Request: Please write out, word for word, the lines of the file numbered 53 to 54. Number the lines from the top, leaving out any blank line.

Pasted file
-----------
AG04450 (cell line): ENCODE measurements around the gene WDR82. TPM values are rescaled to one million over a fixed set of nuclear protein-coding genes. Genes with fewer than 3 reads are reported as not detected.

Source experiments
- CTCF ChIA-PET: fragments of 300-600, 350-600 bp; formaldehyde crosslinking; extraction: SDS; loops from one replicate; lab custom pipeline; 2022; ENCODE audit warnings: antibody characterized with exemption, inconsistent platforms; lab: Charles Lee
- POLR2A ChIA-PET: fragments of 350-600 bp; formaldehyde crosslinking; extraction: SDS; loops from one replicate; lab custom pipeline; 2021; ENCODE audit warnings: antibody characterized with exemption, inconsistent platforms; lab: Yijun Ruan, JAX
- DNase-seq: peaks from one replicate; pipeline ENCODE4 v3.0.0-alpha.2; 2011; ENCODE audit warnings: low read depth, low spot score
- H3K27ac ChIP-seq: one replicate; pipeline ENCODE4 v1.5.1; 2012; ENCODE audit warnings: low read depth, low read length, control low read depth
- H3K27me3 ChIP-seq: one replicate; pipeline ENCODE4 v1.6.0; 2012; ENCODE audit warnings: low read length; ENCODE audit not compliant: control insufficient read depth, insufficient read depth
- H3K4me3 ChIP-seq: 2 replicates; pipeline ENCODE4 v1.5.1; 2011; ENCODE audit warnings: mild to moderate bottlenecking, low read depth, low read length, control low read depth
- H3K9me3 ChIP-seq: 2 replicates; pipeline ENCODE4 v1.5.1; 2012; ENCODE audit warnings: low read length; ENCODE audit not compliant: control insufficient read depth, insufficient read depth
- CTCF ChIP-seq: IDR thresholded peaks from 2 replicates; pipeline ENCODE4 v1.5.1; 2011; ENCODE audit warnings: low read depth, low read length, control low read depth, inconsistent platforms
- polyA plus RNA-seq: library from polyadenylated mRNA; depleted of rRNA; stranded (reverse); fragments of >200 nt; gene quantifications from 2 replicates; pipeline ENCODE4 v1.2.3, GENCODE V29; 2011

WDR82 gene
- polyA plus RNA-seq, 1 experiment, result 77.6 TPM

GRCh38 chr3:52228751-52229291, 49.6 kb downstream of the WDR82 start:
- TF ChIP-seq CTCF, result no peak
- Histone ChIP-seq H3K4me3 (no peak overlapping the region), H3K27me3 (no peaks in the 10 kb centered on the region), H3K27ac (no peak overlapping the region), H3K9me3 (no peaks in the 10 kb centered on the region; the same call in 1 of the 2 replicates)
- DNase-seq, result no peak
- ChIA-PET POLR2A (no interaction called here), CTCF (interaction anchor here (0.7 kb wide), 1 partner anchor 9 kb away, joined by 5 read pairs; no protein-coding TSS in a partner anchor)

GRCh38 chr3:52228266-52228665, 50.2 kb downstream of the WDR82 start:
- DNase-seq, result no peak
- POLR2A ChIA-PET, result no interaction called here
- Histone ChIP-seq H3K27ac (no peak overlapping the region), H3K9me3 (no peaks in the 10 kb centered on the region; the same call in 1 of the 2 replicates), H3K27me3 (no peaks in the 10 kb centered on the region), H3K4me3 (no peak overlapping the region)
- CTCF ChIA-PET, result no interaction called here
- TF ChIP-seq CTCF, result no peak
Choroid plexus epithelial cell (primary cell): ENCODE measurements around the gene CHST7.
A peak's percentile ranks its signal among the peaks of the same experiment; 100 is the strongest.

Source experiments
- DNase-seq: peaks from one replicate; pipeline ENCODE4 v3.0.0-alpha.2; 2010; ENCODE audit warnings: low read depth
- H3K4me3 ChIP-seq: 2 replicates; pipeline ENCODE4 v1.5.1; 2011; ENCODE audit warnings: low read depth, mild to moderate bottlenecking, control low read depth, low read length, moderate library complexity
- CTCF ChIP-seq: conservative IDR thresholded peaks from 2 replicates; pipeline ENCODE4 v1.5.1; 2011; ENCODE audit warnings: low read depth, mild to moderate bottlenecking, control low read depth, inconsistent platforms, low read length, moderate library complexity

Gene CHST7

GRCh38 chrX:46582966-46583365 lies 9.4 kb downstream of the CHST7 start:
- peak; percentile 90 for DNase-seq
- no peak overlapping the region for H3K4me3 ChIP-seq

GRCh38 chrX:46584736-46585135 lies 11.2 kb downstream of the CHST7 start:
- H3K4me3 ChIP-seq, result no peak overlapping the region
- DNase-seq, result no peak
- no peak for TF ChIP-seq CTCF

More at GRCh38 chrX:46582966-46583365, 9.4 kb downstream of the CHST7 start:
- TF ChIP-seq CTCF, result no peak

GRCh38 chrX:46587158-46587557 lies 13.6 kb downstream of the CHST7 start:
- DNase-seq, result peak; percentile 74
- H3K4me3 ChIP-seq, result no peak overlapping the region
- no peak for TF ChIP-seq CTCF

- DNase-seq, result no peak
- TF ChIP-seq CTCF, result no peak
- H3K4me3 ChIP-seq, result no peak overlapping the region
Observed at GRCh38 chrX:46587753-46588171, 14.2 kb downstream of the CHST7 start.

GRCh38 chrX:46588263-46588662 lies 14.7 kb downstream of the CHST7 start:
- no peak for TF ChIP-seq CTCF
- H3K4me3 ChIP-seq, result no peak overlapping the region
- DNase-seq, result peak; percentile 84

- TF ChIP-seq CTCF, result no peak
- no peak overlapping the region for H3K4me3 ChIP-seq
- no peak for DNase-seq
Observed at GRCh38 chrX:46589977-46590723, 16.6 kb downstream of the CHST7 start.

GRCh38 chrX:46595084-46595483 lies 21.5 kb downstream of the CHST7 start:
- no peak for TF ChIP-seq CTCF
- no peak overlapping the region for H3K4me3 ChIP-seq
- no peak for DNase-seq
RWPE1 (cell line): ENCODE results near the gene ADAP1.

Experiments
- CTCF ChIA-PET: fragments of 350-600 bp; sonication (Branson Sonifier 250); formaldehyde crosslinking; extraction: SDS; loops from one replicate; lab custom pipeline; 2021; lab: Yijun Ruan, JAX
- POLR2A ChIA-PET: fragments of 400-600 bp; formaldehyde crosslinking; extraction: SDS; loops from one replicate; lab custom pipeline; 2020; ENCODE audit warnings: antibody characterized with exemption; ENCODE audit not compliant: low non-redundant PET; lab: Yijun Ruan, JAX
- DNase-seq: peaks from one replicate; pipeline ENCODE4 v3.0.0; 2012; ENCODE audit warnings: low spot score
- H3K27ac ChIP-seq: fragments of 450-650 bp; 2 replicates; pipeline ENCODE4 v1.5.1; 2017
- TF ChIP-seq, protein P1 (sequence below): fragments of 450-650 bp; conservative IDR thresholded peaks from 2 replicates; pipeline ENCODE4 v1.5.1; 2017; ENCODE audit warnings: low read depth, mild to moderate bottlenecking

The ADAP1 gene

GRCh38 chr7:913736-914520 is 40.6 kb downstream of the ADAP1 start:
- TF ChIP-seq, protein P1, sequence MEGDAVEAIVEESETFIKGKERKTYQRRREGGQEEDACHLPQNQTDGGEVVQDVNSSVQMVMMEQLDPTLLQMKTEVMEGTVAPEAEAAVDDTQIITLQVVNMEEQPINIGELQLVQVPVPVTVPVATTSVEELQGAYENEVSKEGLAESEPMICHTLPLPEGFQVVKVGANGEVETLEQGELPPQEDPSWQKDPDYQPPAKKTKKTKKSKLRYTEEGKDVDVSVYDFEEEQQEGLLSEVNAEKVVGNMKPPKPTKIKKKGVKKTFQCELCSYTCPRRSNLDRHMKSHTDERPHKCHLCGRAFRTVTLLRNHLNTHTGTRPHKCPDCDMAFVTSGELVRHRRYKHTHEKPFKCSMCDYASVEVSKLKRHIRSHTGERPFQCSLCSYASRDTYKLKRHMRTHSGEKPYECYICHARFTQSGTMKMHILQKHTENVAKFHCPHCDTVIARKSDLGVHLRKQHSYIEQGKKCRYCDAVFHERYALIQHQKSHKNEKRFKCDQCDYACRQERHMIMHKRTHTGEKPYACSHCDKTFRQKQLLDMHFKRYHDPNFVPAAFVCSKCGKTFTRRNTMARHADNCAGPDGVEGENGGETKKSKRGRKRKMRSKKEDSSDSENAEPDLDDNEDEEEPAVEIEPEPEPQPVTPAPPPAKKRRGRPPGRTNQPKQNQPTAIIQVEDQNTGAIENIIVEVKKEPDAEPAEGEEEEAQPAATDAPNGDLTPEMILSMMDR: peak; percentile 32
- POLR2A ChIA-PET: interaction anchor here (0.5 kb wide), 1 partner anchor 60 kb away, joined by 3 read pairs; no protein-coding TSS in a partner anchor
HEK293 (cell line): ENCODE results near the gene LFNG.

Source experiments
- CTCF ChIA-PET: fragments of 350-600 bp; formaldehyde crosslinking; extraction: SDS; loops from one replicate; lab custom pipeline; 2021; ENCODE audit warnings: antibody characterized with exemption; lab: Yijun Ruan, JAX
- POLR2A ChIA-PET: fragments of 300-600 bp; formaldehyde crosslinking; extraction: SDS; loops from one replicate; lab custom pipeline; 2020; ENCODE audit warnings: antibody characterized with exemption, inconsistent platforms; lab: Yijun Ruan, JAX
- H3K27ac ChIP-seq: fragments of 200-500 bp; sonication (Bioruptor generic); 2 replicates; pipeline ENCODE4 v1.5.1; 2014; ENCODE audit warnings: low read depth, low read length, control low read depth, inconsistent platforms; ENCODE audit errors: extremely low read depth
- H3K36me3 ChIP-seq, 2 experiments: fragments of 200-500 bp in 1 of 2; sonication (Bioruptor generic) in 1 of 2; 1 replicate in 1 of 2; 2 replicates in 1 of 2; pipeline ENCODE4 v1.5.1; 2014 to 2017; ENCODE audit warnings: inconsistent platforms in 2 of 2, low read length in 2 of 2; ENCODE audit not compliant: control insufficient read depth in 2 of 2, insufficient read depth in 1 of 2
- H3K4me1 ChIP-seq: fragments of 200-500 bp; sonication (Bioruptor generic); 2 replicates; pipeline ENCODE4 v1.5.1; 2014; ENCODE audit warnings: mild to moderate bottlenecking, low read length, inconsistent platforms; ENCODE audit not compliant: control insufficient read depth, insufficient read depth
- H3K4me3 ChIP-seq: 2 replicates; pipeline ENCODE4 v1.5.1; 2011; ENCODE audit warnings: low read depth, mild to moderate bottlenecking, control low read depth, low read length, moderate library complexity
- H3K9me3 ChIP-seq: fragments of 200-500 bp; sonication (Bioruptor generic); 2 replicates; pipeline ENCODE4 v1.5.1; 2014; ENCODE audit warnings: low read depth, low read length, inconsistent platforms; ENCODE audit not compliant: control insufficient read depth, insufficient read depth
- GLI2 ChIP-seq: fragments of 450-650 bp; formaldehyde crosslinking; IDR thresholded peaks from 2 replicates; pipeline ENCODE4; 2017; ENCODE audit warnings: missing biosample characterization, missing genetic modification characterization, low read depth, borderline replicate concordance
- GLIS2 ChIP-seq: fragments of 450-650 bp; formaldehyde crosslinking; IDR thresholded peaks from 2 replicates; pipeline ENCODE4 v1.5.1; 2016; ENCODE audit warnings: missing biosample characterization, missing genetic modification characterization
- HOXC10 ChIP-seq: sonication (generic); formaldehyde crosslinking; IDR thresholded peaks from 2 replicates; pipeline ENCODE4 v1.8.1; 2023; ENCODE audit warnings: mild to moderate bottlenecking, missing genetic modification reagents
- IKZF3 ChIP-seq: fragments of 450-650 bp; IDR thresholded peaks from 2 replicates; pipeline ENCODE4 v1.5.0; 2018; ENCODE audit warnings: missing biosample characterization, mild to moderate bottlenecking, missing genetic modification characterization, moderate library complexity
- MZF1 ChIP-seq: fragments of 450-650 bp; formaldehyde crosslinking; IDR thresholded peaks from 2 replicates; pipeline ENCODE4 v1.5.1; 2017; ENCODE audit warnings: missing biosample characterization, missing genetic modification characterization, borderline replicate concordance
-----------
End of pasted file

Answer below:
- TF ChIP-seq CTCF, result no peak
- no peak overlapping the region for H3K4me3 ChIP-seq